Place of birth
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|Legal status of persons|
The place of birth (POB) or birthplace is the place where a person was born. This place is often used in legal documents, together with name and date of birth, to uniquely identify a person. Practice regarding whether this place should be a country, a territory or a city/town/locality differs in different countries, but often city or territory is used for native-born citizen passports and countries for foreign-born ones.
As a general rule with respect to passports, if the place of birth is to be a country, it's determined to be the country that currently has sovereignty over the actual place of birth, regardless of when the birth actually occurred. The place of birth is not necessarily the place where the parents of the new baby live. If the baby is born in a hospital in another place, that place is the place of birth. In many countries, this also means that the government requires that the birth of the new baby is registered in the place of birth.
Some countries place less or no importance on the place of birth, instead using alternative geographical characteristics for the purpose of identity documents. For example, Sweden has used the concept of födelsehemort ("domicile of birth") since 1947. This means that the domicile of the baby's mother is the registered place of birth. The location of the maternity ward or other physical birthplace is considered unimportant.
Similarly, Switzerland uses the concept of place of origin. A child born to Swiss parents is automatically assigned the place of origin of the parent with the same last name, so the child either gets their mother's or father's place of origin. A child born to one Swiss parent and one foreign parent acquires the place of origin of their Swiss parent. In a Swiss passport and identity card, the holder's place of origin is stated, not their place of birth. In Japan, the registered domicile is a similar concept.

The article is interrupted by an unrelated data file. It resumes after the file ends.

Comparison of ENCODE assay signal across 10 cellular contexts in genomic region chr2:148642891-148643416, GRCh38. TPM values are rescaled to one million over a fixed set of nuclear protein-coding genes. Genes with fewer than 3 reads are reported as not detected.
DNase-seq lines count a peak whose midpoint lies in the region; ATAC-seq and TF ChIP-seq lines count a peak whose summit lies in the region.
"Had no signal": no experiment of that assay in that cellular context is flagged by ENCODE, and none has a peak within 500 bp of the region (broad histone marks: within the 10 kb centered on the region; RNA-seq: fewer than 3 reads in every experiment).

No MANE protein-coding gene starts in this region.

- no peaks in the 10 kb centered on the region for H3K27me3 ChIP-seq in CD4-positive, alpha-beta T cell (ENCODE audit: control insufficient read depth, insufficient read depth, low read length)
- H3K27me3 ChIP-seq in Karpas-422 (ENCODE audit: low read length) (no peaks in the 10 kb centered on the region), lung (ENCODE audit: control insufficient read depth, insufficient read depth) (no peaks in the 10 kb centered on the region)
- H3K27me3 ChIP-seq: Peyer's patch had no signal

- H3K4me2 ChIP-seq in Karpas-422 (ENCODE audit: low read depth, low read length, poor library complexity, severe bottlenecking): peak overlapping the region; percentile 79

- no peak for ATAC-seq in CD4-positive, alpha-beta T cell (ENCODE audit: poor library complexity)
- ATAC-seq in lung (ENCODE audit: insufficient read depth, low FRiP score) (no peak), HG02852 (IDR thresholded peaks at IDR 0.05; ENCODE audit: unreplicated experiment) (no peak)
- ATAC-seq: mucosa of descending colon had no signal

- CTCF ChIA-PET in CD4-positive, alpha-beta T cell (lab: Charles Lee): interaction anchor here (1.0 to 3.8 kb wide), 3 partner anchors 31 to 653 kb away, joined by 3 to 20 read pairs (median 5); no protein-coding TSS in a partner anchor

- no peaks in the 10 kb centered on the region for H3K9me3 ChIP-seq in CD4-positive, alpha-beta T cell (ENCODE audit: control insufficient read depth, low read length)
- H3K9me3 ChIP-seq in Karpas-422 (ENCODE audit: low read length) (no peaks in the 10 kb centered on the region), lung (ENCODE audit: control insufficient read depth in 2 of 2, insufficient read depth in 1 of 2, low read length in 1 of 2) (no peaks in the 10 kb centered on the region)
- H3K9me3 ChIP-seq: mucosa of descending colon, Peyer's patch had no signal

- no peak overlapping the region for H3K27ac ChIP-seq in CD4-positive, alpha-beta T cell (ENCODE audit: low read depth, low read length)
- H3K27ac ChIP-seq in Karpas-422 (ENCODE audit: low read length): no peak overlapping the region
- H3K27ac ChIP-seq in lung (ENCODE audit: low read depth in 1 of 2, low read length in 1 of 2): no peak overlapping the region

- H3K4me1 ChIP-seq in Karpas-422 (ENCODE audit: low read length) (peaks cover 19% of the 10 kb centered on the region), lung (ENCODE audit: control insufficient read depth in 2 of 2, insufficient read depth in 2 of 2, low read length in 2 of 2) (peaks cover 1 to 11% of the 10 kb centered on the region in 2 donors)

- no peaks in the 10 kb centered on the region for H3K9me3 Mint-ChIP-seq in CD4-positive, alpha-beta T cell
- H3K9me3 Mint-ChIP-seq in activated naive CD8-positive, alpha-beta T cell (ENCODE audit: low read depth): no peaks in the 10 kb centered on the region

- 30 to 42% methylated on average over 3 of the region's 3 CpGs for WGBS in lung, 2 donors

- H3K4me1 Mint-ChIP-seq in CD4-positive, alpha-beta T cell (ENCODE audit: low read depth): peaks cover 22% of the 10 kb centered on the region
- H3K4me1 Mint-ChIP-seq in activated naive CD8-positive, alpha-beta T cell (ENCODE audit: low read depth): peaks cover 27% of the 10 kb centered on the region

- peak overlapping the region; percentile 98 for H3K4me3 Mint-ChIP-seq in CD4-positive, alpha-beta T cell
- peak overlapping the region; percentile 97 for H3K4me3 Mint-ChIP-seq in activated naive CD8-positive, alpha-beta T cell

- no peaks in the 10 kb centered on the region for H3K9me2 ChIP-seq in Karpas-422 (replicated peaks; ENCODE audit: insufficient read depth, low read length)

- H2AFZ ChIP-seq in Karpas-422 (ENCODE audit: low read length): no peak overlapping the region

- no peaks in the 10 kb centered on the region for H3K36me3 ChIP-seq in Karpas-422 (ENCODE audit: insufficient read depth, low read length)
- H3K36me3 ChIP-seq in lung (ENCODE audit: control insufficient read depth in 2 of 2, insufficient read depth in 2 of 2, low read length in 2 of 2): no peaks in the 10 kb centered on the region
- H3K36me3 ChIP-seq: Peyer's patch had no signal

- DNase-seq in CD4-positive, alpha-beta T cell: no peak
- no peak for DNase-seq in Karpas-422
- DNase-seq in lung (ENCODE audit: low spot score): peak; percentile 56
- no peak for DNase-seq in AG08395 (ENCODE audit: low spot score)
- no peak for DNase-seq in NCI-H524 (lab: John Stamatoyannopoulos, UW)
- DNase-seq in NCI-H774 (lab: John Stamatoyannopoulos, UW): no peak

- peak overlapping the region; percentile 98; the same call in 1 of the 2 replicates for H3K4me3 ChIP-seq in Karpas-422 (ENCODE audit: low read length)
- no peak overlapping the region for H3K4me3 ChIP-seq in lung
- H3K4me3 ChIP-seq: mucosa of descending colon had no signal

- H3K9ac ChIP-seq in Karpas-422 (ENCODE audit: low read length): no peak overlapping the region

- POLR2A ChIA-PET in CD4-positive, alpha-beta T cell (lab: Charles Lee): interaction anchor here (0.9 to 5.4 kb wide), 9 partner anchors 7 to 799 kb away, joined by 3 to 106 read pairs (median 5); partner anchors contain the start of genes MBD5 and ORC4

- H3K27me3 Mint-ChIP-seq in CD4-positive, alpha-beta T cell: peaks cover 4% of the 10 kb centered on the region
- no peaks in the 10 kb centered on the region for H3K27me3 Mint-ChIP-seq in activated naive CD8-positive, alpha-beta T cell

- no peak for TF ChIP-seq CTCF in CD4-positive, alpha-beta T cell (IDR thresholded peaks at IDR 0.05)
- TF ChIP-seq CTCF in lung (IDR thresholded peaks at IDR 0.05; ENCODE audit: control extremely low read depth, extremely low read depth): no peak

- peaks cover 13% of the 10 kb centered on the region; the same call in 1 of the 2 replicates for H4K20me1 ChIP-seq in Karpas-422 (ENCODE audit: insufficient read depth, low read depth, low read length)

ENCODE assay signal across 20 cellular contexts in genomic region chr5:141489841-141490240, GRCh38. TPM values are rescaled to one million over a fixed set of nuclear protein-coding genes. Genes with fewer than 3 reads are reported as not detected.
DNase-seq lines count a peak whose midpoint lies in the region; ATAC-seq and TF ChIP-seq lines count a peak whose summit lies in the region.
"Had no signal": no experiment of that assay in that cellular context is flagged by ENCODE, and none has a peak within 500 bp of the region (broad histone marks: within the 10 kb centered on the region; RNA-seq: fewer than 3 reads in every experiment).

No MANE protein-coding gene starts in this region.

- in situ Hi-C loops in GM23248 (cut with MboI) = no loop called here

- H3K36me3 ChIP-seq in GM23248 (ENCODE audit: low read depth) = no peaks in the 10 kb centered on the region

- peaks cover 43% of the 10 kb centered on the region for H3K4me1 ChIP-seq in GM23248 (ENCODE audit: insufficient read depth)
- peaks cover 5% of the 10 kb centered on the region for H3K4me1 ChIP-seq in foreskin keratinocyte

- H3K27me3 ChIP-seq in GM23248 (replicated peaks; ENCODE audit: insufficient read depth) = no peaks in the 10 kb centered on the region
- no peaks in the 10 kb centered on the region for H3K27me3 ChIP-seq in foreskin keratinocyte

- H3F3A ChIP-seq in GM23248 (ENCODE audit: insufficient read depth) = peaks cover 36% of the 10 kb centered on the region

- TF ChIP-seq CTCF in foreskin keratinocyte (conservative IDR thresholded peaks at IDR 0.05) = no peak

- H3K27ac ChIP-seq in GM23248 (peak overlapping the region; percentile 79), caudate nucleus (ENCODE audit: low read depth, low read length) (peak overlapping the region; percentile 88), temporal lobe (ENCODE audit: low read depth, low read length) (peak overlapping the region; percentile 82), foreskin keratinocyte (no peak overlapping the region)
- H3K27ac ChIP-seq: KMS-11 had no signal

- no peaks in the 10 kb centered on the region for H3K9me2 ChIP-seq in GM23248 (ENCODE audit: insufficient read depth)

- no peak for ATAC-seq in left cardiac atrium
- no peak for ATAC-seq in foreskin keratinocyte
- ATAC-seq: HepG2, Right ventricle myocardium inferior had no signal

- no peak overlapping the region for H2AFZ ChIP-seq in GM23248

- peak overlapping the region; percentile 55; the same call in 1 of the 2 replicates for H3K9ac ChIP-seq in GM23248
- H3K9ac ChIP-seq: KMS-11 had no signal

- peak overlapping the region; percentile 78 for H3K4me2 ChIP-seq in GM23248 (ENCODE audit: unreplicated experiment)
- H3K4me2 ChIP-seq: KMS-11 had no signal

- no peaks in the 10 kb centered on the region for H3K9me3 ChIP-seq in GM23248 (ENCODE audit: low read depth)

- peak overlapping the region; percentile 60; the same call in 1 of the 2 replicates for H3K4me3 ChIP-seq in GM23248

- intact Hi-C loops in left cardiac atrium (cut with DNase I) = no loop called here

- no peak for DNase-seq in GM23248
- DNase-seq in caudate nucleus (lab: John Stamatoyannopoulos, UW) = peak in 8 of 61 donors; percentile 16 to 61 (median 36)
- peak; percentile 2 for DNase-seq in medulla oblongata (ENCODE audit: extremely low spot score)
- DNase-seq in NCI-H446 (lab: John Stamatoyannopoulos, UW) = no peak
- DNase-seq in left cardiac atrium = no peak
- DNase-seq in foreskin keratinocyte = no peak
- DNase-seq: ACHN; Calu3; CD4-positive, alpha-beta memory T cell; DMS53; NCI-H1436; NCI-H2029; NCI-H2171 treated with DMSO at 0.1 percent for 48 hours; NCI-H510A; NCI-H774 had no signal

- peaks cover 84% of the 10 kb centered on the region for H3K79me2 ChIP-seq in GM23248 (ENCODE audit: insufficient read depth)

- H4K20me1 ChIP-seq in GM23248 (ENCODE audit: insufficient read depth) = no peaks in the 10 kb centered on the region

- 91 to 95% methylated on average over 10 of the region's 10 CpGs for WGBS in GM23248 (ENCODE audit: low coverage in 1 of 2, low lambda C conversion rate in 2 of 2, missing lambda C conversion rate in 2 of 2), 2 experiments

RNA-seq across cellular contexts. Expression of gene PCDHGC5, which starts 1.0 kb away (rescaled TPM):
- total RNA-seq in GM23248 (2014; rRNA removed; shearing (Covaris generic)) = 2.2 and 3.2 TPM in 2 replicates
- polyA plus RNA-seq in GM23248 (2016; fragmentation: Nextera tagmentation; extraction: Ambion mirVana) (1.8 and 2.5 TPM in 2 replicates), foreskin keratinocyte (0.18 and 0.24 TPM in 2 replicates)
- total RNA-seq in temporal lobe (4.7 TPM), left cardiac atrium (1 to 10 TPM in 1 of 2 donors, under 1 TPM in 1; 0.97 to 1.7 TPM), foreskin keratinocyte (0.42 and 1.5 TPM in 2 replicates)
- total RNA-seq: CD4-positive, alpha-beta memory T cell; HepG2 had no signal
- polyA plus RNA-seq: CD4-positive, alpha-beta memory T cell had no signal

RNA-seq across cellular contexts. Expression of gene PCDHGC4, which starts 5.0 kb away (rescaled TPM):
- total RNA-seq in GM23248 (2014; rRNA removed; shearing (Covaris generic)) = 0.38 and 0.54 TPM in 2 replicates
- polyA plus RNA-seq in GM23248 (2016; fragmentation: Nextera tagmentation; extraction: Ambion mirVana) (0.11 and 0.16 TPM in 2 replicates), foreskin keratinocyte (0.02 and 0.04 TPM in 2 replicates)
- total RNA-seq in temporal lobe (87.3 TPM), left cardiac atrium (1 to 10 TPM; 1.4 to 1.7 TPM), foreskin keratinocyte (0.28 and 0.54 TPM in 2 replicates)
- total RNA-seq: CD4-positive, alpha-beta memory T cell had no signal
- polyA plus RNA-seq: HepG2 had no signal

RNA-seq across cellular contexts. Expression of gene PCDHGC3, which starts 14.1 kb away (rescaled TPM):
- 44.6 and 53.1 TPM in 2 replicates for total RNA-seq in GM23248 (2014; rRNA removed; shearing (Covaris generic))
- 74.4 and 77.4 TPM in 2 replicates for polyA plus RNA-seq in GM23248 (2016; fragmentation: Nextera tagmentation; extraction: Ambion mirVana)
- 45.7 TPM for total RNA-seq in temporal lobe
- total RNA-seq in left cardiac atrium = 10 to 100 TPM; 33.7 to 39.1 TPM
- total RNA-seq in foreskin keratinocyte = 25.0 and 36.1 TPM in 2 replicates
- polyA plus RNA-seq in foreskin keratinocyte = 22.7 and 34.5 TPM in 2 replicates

In some countries[vague] (primarily in the Americas), the place of birth automatically determines the nationality of the baby, a practice often referred to by the Latin phrase jus soli. Almost all countries outside the Americas instead attribute nationality based on the nationality(-ies) of the baby's parents (referred to as jus sanguinis).
There can be some confusion regarding the place of birth if the birth takes place in an unusual way: when babies are born on an airplane or at sea, difficulties can arise. The place of birth of such a person depends on the law of the countries involved, which include the nationality of the plane or ship, the nationality(-ies) of the parents and/or the location of the plane or ship (if the birth occurs in the territorial waters or airspace of a country).
Some administrative forms may request the applicant's "country of birth". It is important to determine from the requester whether the information requested refers to the applicant's "place of birth" or "nationality at birth". For example, US citizens born abroad who acquire US citizenship at the time of birth, the nationality at birth will be USA (American), while the place of birth would be the country in which the actual birth takes place.